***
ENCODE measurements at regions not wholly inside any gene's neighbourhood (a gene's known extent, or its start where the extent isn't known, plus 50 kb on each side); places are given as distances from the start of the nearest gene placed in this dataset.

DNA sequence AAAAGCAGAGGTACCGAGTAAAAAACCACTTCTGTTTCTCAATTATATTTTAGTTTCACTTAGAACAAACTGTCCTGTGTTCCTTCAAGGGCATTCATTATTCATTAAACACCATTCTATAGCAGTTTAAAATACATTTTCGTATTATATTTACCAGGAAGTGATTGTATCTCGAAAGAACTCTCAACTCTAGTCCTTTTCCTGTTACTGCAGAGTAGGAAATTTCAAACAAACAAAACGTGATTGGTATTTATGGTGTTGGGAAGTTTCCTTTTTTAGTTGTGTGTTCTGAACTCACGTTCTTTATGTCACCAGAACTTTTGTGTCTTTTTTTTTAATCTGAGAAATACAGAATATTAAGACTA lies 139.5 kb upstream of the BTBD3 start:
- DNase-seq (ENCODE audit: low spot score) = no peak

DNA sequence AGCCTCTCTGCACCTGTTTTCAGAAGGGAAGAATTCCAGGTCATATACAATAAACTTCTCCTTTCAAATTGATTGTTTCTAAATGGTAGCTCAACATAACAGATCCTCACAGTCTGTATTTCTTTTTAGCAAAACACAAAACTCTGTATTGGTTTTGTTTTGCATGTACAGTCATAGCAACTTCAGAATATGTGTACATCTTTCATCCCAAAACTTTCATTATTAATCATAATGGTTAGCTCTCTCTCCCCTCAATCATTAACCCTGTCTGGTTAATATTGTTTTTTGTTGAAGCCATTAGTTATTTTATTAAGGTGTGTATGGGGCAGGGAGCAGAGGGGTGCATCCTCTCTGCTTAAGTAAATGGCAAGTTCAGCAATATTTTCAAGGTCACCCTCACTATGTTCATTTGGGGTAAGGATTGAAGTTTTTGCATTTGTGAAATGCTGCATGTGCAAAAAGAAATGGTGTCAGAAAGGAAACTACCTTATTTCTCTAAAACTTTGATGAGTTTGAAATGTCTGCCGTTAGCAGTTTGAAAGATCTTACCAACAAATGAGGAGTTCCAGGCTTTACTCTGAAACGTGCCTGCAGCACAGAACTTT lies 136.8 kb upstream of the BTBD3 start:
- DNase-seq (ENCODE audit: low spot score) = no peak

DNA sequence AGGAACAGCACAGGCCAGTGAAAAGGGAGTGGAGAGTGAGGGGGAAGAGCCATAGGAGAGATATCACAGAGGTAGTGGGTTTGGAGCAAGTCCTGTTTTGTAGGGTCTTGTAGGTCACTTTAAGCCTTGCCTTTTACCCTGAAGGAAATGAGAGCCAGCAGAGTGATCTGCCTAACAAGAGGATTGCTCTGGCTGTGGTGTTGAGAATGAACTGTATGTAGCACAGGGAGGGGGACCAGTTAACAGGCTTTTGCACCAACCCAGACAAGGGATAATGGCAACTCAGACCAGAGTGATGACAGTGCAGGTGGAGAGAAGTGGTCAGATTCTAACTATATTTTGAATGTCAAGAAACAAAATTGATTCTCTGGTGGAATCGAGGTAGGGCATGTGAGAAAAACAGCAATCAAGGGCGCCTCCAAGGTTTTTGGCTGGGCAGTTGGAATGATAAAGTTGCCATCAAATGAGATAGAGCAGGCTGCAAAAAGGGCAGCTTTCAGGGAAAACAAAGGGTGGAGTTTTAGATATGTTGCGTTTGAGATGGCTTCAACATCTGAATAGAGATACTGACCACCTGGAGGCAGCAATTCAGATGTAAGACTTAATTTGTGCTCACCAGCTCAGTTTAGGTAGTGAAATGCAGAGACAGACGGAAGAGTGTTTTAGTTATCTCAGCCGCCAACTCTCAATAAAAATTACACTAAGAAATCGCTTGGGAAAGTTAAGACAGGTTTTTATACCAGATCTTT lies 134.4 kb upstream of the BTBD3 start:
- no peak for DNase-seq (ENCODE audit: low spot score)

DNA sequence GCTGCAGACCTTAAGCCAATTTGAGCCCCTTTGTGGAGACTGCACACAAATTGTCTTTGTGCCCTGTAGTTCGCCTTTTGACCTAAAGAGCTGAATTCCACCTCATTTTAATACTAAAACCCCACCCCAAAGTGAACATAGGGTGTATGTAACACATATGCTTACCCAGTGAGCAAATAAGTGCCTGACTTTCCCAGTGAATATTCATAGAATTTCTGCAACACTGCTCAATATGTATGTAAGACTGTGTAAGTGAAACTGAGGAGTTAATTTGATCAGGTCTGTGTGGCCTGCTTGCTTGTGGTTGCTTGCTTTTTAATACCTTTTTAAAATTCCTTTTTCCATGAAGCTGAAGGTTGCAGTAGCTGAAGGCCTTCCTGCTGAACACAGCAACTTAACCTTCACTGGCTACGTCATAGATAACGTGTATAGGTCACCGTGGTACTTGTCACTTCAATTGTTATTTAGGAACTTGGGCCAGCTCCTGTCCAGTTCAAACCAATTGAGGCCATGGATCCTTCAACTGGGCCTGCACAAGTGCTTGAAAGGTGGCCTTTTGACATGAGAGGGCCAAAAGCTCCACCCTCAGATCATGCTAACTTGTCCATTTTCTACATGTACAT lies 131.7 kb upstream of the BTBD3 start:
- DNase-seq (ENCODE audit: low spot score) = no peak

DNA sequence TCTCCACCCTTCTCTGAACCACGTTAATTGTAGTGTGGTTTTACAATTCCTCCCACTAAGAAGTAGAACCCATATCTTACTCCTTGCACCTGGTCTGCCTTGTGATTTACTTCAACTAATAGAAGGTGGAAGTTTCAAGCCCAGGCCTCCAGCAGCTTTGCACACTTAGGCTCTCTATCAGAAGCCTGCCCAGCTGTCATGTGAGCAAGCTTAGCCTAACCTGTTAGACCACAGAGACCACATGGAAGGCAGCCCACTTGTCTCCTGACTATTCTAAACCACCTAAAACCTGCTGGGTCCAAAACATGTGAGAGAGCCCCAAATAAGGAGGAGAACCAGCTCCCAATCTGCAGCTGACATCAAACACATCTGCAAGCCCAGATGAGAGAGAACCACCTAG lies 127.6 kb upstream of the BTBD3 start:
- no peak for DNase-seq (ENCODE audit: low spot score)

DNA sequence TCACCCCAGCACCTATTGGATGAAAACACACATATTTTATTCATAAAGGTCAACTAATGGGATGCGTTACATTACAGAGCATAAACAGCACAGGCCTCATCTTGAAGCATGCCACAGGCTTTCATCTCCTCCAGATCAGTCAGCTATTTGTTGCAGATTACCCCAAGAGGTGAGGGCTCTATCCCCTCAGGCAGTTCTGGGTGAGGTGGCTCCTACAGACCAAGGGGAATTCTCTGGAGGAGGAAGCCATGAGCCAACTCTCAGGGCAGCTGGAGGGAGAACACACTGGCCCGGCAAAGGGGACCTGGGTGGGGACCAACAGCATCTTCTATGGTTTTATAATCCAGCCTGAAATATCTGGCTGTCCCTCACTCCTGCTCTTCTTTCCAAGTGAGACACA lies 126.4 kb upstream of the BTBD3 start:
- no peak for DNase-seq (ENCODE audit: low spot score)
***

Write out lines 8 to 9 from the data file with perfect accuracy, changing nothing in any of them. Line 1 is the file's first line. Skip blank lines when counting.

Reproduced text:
DNA sequence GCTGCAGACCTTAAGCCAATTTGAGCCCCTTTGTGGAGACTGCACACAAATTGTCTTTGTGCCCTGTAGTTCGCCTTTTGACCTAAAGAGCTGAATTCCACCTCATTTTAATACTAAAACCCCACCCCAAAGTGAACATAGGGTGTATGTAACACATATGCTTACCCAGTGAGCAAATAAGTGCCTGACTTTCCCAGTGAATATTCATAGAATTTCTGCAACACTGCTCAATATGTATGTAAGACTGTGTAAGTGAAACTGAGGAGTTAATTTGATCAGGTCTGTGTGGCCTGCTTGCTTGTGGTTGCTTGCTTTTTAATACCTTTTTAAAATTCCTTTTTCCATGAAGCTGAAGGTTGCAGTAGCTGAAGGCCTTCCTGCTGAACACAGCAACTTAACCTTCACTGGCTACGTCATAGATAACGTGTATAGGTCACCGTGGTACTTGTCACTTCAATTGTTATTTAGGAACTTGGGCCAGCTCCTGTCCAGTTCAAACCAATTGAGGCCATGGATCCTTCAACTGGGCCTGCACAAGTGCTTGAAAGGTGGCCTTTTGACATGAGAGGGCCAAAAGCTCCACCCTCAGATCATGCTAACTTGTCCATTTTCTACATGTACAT lies 131.7 kb upstream of the BTBD3 start:
- DNase-seq (ENCODE audit: low spot score) = no peak